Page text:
Hydroxyapatite - Properties and Applications

Chemical formula

Ca10(PO4)6(OH)2

Topics Covered

Background

Key Properties

Applications

Biocermic Coatings

Bone Fillers

Background

Hydroxyapatite is chemically similar to the mineral component of bones and hard tissues in mammals. It is one of few materials that are classed as bioactive, meaning that it will support bone ingrowth and osseointegration when used in orthopaedic, dental and maxillofacial applications.

 

The chemical nature of hydroxyapatite lends itself to substitution, meaning that it is not uncommon for non-stoichiometric hydroxyapatites to exist. The most common substitutions involve carbonate, fluoride and chloride substitutions for hydroxyl groups, while defects can also exist resulting in deficient hydroxyapatites

Key Properties

•        The ability to integrate in bone structures and support bone ingrowth, without breaking down or dissolving (i.e it is bioactive).

•        Hydroxyapatite is a thermally unstable compound, decomposing at temperature from about 800-1200°C depending on its stoichiometry (see above).

•        Generally speaking dense hydroxyapatite does not have the mechanical strength to enable it to succeed in long term load bearing applications.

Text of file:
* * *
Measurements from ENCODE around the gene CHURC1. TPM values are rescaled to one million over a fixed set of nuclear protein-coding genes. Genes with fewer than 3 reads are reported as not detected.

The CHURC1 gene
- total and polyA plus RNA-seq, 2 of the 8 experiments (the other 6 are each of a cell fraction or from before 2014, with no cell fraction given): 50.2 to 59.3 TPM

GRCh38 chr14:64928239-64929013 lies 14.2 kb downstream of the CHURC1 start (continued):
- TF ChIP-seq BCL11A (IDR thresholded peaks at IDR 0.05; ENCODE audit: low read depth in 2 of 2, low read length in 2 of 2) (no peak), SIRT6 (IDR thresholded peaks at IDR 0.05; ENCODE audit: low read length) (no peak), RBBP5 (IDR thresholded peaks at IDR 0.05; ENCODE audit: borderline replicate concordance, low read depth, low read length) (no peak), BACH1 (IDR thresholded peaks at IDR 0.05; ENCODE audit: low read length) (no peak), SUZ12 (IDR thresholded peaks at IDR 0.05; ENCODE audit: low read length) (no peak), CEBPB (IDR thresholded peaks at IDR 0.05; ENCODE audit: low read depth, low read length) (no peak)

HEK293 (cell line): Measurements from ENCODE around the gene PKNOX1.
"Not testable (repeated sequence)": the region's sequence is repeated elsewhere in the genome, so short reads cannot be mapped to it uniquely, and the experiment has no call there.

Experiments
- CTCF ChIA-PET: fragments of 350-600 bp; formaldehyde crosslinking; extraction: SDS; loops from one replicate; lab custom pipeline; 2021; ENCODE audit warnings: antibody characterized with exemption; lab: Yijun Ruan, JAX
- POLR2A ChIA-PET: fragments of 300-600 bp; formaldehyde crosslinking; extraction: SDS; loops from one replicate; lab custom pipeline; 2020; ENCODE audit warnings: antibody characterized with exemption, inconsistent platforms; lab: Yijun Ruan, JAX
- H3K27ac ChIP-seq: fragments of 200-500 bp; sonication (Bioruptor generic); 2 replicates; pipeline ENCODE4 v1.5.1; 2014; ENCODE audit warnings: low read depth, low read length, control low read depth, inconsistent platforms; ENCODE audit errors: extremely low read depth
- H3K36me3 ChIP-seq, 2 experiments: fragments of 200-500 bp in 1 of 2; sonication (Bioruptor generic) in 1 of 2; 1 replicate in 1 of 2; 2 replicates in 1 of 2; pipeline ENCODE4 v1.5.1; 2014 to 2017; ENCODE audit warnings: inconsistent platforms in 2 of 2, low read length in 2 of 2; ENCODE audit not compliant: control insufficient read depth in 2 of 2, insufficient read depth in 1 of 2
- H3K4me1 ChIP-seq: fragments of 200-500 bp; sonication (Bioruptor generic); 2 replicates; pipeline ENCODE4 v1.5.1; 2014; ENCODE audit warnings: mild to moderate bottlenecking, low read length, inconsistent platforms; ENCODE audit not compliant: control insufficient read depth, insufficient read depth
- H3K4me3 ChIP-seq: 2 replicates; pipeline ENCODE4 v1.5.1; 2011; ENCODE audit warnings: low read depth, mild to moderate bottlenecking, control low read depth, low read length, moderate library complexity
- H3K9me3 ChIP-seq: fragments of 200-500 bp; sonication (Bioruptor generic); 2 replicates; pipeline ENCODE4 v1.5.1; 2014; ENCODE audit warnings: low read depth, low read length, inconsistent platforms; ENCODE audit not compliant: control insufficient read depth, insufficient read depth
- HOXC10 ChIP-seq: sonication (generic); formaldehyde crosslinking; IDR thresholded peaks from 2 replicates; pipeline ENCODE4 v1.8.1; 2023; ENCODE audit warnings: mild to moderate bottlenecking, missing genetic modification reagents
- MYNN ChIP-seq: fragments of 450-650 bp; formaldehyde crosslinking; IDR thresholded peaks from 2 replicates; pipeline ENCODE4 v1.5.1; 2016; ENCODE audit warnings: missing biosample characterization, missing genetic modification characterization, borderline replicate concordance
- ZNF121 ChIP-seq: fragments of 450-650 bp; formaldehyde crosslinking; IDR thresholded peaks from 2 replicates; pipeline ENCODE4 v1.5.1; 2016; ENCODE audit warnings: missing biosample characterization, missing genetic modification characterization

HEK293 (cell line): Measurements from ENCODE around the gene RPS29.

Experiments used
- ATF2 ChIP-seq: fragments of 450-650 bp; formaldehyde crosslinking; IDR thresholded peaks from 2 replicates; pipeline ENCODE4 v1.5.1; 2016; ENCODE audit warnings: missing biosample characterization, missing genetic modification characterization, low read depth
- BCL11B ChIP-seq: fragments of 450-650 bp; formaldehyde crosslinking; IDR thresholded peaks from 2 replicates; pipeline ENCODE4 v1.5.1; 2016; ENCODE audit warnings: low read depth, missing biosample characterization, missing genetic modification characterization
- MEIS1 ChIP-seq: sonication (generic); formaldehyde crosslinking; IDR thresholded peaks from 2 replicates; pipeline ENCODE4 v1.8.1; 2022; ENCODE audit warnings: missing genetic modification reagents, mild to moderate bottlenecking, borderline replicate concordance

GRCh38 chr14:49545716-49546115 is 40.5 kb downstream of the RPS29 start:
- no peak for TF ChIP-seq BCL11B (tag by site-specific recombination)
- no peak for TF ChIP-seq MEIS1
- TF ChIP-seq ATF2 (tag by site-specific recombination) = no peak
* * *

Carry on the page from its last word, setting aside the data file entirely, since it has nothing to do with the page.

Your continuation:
Applications

Bioceramic Coatings

Coatings of hydroxyapatite are often applied to metallic implants (most commonly titanium/titanium alloys and stainless steels) to alter the surface properties. In this manner the body sees hydroxyapatite-type material which it is happy to accept. Without the coating the body would see a foreign body and work in such a way as to isolate it from surrounding tissues. To date, the only commercially accepted method of applying hydroxyapatite coatings to metallic implants is plasma spraying.

Bone Fillers

Hydroxyapatite may be employed in forms such as powders, porous blocks or beads to fill bone defects or voids. These may arise when large sections of bone have had to be removed (e.g. bone cancers) or when bone augmentations are required (e.g maxillofacial reconstructions or dental applications). The bone filler will provide a scaffold and encourage the rapid filling of the void by naturally forming bone and provides an alternative to bone grafts. It will also become part of the bone structure and will reduce healing times compared to the situation, if no bone filler was used.

 

Primary author: AZoM.com

 

Date Added: Feb 23, 2001 | Updated: Jul 13, 2013
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